Environment & Sustainability News
If the markets are up, why is everything else down?
Most mornings as I wake up, I’m listening to CBC Victoria. Sometime around 645 am or so, every weekday morning, as sure as the sun is going to come up, there is the ‘business report’, a few minutes of things being up, things being down, and some thing not moving at all.
In our world, ‘up’ is usually associated with ‘good’ while ‘down’ is bad. Our moods fit this categorization… we might say ‘I’m on top of the world’ when happy, or ‘I’m in the pits’ when feeling ‘low’. Saying ‘I’m up’ or ‘I’m down’ needs no further explanation.
The market report is telling us two things each morning: the state of the economy, and how we should feel about it.
When the markets are up, we should feel good; the economy is good and things are looking up! When the market is not moving, well, there is always tomorrow for some growth. When the market is down, that’s not good. And when the market stays down, that is really not good at all.
But not everything that grows is good. Cancer cells are truly exemplars of growth, and when cancer cells are ‘up’, that’s not good for the patient. Many of us struggle with weight gain, but heavier is not usually better for our health! When interest rates are up, that’s great for those with money in the bank, but terrible if you’re paying off a large mortgage.
So what about a major issue in Canada right now; the growth of the oil and gas industry? The world’s economy seems to be driven by the burning of carbon; Canada today seems to be driven by the issue of whether we should encourage the burning of carbon, or not. Our economy, some premiers tell us, is going to be ‘down’ unless we put more carbon ‘up’ into the atmosphere; burning more carbon will ‘lift’ the economy (more up-language) and if we don’t, we’re heading for a ‘depression’ (more down-language).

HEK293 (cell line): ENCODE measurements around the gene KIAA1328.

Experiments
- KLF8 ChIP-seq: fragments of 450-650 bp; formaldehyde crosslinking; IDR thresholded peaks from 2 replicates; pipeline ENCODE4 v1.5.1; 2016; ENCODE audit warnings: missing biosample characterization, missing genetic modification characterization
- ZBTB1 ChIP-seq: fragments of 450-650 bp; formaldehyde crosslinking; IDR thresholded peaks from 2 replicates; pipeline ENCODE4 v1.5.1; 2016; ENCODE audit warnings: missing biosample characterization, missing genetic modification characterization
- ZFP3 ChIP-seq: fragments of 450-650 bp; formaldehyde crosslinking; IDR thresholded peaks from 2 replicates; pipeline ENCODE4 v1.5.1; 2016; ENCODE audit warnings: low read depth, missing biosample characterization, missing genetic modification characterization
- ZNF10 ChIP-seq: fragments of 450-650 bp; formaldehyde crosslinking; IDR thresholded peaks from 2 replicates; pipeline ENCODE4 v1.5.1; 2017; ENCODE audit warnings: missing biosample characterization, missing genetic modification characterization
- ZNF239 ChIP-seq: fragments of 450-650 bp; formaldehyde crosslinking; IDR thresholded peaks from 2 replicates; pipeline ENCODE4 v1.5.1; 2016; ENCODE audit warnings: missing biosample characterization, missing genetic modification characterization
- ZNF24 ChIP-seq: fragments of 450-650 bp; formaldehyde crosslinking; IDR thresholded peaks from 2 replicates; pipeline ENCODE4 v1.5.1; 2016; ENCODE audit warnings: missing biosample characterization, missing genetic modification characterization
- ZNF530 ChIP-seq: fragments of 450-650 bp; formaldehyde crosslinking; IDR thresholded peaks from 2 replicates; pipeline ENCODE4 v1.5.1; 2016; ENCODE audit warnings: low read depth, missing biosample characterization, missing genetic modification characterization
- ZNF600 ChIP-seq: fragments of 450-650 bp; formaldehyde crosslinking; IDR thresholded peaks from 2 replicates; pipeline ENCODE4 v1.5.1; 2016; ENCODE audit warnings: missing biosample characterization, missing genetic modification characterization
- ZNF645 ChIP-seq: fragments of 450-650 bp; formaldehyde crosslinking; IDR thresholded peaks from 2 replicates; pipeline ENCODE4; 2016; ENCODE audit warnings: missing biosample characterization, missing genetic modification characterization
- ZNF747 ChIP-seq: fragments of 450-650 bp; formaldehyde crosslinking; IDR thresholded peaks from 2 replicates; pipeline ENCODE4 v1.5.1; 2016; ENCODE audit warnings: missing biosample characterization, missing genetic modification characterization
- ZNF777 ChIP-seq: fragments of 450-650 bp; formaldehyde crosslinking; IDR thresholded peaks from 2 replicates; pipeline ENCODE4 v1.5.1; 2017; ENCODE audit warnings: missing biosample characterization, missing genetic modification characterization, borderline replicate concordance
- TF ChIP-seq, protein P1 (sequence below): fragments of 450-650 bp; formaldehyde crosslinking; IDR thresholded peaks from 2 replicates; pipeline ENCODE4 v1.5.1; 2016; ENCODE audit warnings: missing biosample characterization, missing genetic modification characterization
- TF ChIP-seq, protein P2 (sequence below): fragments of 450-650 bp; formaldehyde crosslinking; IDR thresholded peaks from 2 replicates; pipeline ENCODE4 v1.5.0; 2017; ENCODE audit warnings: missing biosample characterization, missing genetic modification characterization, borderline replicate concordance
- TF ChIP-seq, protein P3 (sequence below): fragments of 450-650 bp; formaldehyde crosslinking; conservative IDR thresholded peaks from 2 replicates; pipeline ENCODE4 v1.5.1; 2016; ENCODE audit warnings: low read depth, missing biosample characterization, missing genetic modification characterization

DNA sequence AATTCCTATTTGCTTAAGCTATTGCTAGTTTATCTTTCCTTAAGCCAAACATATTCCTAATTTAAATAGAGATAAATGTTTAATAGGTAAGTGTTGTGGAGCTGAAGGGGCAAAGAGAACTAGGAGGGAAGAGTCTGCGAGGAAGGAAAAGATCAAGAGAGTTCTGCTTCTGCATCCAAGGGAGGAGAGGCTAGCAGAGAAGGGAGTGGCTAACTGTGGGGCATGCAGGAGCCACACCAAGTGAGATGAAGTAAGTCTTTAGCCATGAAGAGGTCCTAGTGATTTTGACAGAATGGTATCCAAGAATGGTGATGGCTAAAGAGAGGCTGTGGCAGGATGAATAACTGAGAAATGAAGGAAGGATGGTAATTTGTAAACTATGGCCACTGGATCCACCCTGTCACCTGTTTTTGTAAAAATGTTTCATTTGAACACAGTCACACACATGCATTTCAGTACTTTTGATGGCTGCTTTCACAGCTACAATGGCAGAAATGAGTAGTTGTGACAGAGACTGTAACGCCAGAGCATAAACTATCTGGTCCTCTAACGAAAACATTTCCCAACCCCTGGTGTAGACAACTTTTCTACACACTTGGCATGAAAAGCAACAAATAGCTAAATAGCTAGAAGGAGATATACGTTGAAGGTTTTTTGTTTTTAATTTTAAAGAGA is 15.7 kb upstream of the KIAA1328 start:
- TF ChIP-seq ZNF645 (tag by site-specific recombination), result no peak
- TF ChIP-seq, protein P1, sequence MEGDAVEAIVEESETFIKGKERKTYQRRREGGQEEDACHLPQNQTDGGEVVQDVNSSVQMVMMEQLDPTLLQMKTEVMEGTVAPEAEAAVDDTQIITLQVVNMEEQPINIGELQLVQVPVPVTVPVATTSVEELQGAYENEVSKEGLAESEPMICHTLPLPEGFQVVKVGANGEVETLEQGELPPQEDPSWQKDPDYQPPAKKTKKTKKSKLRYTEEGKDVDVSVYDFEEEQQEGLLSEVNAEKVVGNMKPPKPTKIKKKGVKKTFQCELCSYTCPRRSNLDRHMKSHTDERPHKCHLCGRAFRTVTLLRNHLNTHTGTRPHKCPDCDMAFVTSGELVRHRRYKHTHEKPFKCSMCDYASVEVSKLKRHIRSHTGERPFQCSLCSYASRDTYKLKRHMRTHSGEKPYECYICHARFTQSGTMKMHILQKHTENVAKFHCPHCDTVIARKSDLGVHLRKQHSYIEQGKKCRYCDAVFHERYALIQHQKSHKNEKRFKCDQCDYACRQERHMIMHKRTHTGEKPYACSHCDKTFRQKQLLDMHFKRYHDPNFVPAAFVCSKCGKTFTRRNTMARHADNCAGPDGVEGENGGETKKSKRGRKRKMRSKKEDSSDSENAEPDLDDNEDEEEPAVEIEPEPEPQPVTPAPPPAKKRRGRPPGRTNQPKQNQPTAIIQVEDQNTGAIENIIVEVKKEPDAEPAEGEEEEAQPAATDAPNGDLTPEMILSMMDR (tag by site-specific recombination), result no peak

The continued use of the atmosphere as a cesspool for carbon is only revealed to us through the daily recording of atmospheric carbon dioxide as measured since the late 1950s at the Mauna Loa volcano in Hawaii. While the Mauna Loa data is nothing like the Dow Jones or TSX indices, I think we can use the accumulation of carbon in the atmosphere as an indicator of how we are doing in managing the global commons. When the daily carbon dioxide report is ‘up’, the quality of the world’s environment is ‘down’.
When beauty is ‘up’, that’s great… when ‘equality’; is up, wonderful… when wisdom is ‘up’, the world will be a better place. When carbon dioxide is ‘up’, this is not good.
We can hope and work for growth in the domains of beauty, equality and wisdom with no worry. However, the endless pursuit of economic growth is a fool’s mission; globally, when the economy is ‘up’, the environment is ‘down’.
So in the morning when CBC and other news media report the stock markets, they need to also give the daily level of carbon in the atmosphere, compare it to the same day in the previous year, and make sure that they clearly say that when carbon is up, everything is in trouble.